#Mumbai – After sexual harassment at workplace, woman faces online slander #Vaw


MEENA MENON, The Hindu, April 11,2013

 

First it was sexual harassment at workplace. Next comes a slanderous campaign on the Internet.  For this former employee of auditing firm KPMG, life has become hell since 2007. Now Aditi (name changed) is fighting with the Mumbai cyberpolice who are doing little on her 2012 complaint seeking action against websites which hosted offensive and abusive comments against her.

Trial yet to begin

While the sexual harassment case led to the arrest of a KPMG partner in 2007 and the filing of a charge sheet in December that year, the trial is yet to begin. Aditi has little doubt that the defamation in the cyber realm is an extension of workplace harassment. She had to wage a fight to ensure that the defamatory comments were removed by the Department of Telecom after a magistrate’s order in December 2012, three years after her complaint.  The cyberpolice are yet to complete their probe into a first information report registered against Google, a website 498a.org and an individual whose comments appeared on that website.

In September 2007, after a Mumbai daily revealed her name while reporting on the sexual harassment case, she was subjected to verbal abuse on the Internet. She filed a complaint with the cybercrime cell on October 9, 2007. While the comments were removed from public view soon after, they started appearing on other sites like 498a.org and Save the Indian Family (SIFS).  She wrote to Google, which removed the links to websites like 498a.org. Later, when the comments reappeared, Google wrote to her saying it could not block the URLs.

‘Total lie’

A second complaint was filed at the cyberpolice station at Bandra in 2010. The  police closed the earlier complaint terming it a civil one,  without informing her, stating the accused was not identified. Aditi claims this is a complete lie as her 58-page complaint had given details of the websites that carried the comments. She filed a fresh complaint in April and May 2012 against Google and Nabble, on whose websites the offensive comments reappeared, and thereafter the links were removed from Nabble. She sent legal notice to Google for not deleting the links.

Thanks to the extensive cyberdefamation, Aditi now finds it difficult to get a new job and she is being termed a ‘legal terrorist’. “I am only fighting for my right to dignity but such baseless slander with no action by the police created lot of problems,” she says.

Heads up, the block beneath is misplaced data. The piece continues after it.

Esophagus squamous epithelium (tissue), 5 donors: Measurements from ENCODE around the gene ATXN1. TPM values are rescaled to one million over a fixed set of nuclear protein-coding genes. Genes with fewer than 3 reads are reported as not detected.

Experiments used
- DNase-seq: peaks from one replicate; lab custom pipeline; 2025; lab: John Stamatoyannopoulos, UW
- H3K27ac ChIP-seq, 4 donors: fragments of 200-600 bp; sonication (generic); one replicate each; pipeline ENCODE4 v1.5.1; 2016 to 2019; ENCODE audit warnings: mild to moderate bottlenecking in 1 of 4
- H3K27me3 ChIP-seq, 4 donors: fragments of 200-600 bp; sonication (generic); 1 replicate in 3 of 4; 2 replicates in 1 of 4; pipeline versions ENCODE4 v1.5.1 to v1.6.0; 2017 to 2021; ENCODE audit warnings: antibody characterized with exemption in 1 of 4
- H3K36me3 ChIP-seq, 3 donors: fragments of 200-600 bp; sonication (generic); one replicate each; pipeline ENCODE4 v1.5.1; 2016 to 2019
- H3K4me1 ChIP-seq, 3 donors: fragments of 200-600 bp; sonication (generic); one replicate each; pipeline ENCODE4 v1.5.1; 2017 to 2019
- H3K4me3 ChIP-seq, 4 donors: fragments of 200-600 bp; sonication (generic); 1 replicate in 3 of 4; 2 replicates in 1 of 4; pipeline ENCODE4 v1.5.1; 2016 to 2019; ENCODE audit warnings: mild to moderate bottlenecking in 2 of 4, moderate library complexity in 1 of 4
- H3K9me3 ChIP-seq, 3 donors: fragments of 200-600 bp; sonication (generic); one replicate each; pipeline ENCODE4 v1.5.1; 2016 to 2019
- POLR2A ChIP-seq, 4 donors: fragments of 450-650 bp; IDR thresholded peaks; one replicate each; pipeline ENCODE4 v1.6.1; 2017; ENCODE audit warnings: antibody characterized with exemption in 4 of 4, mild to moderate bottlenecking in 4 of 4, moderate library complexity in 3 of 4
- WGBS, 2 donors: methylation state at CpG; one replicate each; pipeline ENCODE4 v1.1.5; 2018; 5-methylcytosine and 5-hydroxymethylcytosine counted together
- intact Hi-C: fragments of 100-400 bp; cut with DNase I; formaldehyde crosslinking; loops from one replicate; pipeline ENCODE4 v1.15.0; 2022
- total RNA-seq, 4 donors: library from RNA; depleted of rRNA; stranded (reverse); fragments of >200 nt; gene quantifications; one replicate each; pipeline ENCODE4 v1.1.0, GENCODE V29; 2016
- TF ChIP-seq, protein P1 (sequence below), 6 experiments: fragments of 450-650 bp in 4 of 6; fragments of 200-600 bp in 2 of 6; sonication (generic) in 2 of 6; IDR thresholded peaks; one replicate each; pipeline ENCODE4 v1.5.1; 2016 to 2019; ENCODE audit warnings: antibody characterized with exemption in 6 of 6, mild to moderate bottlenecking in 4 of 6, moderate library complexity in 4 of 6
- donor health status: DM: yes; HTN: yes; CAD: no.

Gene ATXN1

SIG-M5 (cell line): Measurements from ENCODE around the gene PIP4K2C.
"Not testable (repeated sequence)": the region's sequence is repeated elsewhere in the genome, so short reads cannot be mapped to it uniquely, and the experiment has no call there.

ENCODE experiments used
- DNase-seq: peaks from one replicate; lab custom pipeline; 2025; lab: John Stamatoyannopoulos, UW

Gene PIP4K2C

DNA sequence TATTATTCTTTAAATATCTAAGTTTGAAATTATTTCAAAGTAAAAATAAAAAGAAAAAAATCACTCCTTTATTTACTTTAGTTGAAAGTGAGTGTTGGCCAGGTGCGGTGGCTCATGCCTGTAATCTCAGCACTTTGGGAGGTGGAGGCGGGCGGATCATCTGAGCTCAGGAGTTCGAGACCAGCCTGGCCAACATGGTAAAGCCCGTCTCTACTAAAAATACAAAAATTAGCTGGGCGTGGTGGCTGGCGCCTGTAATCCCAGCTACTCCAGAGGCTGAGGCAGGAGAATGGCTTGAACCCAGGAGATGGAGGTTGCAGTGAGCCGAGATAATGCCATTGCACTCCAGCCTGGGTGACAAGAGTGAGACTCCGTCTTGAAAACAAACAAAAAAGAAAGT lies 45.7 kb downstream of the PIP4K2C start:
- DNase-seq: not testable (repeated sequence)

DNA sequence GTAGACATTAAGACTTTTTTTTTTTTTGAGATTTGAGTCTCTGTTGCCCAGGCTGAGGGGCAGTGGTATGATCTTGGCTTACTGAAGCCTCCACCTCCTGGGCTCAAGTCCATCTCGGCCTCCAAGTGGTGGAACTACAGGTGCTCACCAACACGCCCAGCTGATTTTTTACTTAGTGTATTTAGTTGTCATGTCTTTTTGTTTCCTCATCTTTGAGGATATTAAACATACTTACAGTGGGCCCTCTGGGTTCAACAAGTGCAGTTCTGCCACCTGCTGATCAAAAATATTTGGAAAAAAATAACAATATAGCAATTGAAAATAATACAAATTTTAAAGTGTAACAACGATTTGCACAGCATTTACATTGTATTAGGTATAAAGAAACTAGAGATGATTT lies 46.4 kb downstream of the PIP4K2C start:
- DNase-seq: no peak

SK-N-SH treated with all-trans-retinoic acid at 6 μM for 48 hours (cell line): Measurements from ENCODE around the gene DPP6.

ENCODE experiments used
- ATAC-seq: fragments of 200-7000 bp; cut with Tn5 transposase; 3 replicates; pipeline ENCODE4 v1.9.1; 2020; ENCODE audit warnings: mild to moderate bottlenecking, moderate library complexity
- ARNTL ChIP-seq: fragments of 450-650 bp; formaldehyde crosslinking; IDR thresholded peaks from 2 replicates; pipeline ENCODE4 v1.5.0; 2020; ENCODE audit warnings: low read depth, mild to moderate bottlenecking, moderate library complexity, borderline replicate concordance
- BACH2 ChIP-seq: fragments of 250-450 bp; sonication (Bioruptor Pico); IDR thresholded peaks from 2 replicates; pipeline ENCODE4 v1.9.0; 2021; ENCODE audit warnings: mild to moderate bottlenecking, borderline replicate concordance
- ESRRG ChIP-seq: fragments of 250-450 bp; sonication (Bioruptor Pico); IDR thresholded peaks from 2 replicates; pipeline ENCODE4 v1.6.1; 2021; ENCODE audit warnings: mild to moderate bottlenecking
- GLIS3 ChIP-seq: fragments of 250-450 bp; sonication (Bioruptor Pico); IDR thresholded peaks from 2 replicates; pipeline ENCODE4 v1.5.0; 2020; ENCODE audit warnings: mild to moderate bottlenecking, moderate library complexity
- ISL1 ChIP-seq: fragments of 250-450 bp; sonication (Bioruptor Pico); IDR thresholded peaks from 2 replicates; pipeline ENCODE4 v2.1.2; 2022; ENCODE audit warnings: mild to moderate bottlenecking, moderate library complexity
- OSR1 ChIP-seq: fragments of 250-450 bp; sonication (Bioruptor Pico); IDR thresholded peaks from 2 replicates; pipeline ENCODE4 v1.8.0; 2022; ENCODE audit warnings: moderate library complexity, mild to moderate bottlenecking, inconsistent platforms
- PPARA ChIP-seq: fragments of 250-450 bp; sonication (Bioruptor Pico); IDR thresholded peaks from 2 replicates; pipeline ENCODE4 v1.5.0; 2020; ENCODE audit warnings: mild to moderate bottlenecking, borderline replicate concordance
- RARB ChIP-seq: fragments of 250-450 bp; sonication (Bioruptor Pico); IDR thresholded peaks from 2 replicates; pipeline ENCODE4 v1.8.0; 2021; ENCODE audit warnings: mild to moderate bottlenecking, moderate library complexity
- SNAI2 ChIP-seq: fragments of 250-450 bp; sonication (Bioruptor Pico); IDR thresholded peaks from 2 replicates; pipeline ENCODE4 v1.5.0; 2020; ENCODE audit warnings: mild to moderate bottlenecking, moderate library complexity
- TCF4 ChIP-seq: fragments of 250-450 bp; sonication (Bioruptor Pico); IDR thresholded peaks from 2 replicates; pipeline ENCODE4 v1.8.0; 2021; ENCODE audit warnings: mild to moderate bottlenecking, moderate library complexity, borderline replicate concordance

Police can block websites

Under Section 69 A of the Information Technology (IT) Act, the police have the power to block offensive websites, but they did nothing. She was made to file yet another complaint in May 2012 on the same issue. The defamatory comments were  removed by the DoT after the Chief Metropolitan Court passed an order in November 2012 directing Cert-In (the Computer Emergency Response cell under the Ministry of Communications and Information Technology) to block 10 URLs. The police finally registered an FIR only in November 2012 against an individual whose name and email ID appeared with offensive comments on nabble.com, unidentified persons who wrote abusive remarks on google.com and 498a.org. They were charged under Section 500 of the IPC and Sections 34 and 66 A, B and C of the Information Technology Act. She filed a query under the Right to Information Act on the progress in the case, and the police replied in January 2013 that they could not give any detail since it would impede investigation. When The Hindu contacted senior inspector N.K. More of the cyberpolice station, who is investigating the case, he declined to comment.

The police claim they cannot make headway since 498a.org and other sites are not responding to their summons. However, The Hindu got detailed email responses from 498a.org and an organisation called Rakshak Foundation, which is connected to it. Piyush Singh, a volunteer from Rakshak, in response to emailed questions, called from the U.S. and admitted that the cyberpolice had sent the organisation a letter in July 2012. It called up the police last year to clarify that it would forward the police complaint to 498a.org.

Both connected